Traditional counting implemented directly in high speed SRAM becomes economically infeasible at higher line rates and increased number of flows that need to be tracked. Multiple proposals have been published to implement counters in commodity DRAM but some of these solutions may not address certain performance characteristics:
- Counting every flow rather than sampling
- Continuous counting which requires sufficient bandwidth to read while counting
- Counting both packet count and length:
- Packet count increments by unit value for each packet
- Packet Length requires adding or subtracting an immediate value
If we consider solutions meeting the three criteria listed above, we are limited to only using a hybrid SRAM/DRAM solution similar to the caching memory hierarchy as described in parts 1 and 2 of this series.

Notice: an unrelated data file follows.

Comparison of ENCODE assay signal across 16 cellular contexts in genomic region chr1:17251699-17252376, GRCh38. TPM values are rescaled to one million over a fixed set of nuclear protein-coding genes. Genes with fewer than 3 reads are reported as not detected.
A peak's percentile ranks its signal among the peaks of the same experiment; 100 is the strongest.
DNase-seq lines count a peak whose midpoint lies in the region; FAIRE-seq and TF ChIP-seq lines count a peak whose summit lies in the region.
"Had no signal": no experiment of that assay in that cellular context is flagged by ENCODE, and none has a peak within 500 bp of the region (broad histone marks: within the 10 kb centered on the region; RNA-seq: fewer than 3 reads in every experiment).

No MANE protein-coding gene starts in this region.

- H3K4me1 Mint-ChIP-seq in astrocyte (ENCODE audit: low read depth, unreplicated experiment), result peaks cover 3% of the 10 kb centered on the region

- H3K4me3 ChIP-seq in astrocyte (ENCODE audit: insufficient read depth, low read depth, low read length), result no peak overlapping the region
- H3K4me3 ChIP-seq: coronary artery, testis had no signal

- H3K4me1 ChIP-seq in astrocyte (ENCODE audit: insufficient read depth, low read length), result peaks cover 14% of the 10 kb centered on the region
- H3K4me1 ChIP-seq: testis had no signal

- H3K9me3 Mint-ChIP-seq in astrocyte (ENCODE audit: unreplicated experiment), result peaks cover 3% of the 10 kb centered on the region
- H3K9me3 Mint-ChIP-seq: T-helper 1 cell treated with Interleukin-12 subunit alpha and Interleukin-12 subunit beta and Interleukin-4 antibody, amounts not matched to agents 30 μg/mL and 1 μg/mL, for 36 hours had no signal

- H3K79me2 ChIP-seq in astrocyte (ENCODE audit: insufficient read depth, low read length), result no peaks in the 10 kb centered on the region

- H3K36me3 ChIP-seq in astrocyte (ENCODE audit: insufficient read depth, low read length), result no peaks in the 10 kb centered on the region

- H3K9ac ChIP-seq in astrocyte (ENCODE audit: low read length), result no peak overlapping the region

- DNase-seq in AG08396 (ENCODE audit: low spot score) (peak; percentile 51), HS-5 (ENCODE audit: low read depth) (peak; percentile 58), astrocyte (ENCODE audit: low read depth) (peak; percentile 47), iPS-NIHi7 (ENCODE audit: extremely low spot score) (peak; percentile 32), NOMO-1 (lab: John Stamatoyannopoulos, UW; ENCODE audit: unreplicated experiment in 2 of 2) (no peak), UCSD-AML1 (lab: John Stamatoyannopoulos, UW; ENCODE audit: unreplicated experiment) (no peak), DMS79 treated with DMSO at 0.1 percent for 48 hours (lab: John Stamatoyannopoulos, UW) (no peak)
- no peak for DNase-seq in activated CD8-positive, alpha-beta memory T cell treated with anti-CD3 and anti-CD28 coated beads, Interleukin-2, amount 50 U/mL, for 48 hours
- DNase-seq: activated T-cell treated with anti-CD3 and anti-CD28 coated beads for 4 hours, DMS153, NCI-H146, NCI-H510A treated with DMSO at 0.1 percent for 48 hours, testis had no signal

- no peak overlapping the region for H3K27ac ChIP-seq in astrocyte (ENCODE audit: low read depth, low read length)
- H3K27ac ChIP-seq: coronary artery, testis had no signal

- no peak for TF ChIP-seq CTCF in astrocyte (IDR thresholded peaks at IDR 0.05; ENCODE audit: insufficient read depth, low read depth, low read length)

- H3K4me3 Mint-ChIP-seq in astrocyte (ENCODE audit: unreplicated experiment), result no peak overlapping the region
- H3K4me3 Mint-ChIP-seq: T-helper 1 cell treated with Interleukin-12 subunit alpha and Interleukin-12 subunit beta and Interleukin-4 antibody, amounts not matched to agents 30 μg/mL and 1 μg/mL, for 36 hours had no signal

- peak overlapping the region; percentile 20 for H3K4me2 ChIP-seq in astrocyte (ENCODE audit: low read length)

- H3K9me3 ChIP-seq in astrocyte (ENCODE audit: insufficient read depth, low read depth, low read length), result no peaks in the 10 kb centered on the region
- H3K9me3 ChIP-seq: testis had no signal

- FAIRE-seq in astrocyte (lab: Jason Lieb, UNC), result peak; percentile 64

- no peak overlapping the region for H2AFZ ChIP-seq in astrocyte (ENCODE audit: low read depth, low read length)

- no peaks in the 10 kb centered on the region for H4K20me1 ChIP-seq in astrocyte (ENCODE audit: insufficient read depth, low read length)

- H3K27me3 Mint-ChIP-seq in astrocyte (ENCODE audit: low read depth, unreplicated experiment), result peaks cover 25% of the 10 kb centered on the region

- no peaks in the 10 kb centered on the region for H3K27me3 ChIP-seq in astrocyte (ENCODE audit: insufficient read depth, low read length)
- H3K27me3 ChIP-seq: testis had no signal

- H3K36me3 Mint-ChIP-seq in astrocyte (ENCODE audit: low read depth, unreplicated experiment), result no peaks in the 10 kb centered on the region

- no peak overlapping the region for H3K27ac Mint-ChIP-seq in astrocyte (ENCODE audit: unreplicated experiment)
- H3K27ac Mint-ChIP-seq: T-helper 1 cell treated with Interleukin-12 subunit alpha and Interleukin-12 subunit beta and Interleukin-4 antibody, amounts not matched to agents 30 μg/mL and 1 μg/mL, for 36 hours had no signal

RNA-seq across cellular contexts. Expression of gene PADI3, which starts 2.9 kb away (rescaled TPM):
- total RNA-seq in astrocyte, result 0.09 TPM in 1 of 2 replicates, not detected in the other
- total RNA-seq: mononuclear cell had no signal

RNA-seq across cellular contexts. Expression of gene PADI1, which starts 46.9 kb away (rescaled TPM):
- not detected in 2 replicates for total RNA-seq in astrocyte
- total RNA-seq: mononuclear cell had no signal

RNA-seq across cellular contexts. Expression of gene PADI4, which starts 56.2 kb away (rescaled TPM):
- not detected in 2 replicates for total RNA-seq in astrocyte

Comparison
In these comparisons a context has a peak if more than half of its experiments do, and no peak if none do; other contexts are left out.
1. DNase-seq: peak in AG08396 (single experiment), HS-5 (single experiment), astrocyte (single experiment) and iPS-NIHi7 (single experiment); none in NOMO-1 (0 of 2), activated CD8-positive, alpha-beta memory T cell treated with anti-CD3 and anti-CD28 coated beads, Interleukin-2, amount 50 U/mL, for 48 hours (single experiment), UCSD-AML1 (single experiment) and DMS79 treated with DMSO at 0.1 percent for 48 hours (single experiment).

Orthogonal to these hybrid implementations is the general concept to further economize by hashing the address into a smaller memory footprint. These compression strategies generally ignore collisions and are used in counter implementations where only approximate count values are required. Hashing the address to minimize memory footprint or expand the number of flows is applicable to any hardware implementation, so for the purpose of this analysis is not included.
The performance of hybrid counter implementations are based on the ratio of SRAM cycle time to DRAM cycle time, the number of DRAM banks, the cache size and the queue length.
The baseline implementation references a 100GE flow with one million 64b counters built with 9Mb of on chip SRAM and 1.25Gb/s off-chip DRAM assuming typical access rates for DRAM.